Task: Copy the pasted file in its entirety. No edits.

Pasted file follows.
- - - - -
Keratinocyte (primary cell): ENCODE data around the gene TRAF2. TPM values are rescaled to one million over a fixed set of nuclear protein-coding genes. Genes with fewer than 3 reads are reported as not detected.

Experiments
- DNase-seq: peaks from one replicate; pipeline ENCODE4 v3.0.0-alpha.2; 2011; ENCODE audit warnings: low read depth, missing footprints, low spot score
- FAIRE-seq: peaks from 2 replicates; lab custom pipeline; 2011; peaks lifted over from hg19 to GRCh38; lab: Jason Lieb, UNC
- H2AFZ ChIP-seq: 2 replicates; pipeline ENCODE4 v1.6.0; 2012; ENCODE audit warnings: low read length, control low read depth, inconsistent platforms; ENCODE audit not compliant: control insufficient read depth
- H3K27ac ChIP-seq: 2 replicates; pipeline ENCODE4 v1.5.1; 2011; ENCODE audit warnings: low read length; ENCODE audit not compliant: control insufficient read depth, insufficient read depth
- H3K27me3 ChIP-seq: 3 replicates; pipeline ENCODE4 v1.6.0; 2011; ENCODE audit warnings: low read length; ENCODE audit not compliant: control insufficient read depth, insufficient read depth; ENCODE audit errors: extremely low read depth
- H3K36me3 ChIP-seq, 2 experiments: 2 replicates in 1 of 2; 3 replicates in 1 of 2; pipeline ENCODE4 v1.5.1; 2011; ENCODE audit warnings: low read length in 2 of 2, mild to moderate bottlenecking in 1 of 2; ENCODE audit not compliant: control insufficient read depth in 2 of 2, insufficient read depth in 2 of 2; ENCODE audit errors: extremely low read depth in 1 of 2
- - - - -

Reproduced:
Keratinocyte (primary cell): ENCODE data around the gene TRAF2. TPM values are rescaled to one million over a fixed set of nuclear protein-coding genes. Genes with fewer than 3 reads are reported as not detected.

Experiments
- DNase-seq: peaks from one replicate; pipeline ENCODE4 v3.0.0-alpha.2; 2011; ENCODE audit warnings: low read depth, missing footprints, low spot score
- FAIRE-seq: peaks from 2 replicates; lab custom pipeline; 2011; peaks lifted over from hg19 to GRCh38; lab: Jason Lieb, UNC
- H2AFZ ChIP-seq: 2 replicates; pipeline ENCODE4 v1.6.0; 2012; ENCODE audit warnings: low read length, control low read depth, inconsistent platforms; ENCODE audit not compliant: control insufficient read depth
- H3K27ac ChIP-seq: 2 replicates; pipeline ENCODE4 v1.5.1; 2011; ENCODE audit warnings: low read length; ENCODE audit not compliant: control insufficient read depth, insufficient read depth
- H3K27me3 ChIP-seq: 3 replicates; pipeline ENCODE4 v1.6.0; 2011; ENCODE audit warnings: low read length; ENCODE audit not compliant: control insufficient read depth, insufficient read depth; ENCODE audit errors: extremely low read depth
- H3K36me3 ChIP-seq, 2 experiments: 2 replicates in 1 of 2; 3 replicates in 1 of 2; pipeline ENCODE4 v1.5.1; 2011; ENCODE audit warnings: low read length in 2 of 2, mild to moderate bottlenecking in 1 of 2; ENCODE audit not compliant: control insufficient read depth in 2 of 2, insufficient read depth in 2 of 2; ENCODE audit errors: extremely low read depth in 1 of 2